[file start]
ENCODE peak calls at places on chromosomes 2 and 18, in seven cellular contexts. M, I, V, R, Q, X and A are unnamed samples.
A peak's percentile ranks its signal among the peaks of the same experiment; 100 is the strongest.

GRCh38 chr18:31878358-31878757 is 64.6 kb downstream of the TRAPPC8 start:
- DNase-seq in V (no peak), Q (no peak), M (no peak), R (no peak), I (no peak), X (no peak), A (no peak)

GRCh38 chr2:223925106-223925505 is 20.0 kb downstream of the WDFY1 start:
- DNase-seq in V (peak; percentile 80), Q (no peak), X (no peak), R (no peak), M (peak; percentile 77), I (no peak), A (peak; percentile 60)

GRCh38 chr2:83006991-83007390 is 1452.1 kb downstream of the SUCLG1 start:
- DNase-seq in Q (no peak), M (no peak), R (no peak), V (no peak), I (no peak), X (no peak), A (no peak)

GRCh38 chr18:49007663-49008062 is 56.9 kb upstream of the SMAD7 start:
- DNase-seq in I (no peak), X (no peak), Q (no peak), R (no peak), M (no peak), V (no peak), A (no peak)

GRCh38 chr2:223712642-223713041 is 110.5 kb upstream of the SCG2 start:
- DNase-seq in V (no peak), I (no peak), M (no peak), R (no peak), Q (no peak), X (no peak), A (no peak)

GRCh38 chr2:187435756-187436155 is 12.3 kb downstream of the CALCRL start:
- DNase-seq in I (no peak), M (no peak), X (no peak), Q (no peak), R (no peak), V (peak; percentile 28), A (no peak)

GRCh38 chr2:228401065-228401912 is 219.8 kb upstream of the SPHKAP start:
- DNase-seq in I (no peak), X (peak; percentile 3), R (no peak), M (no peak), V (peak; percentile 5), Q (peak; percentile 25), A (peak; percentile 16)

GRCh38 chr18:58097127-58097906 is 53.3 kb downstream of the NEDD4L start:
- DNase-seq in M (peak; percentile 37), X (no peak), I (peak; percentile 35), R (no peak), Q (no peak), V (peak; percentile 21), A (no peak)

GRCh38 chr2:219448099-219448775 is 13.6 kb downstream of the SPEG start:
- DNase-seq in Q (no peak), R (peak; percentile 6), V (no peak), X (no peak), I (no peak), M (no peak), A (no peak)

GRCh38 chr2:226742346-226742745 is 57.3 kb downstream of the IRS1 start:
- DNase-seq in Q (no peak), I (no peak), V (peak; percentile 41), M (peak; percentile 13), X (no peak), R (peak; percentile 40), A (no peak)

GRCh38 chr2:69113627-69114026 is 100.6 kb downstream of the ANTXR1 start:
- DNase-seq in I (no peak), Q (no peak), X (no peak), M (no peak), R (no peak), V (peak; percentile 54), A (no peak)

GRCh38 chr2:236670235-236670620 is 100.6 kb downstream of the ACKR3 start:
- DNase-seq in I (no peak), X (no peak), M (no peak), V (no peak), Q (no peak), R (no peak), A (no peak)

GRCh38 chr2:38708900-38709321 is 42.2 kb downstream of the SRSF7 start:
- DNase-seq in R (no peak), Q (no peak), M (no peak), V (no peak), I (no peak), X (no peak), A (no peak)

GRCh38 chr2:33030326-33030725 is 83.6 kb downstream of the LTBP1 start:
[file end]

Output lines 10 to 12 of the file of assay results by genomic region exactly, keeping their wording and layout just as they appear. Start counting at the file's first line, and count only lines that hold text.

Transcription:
- DNase-seq in I (no peak), X (no peak), Q (no peak), R (no peak), M (no peak), V (no peak), A (no peak)

GRCh38 chr2:223712642-223713041 is 110.5 kb upstream of the SCG2 start:
- DNase-seq in V (no peak), I (no peak), M (no peak), R (no peak), Q (no peak), X (no peak), A (no peak)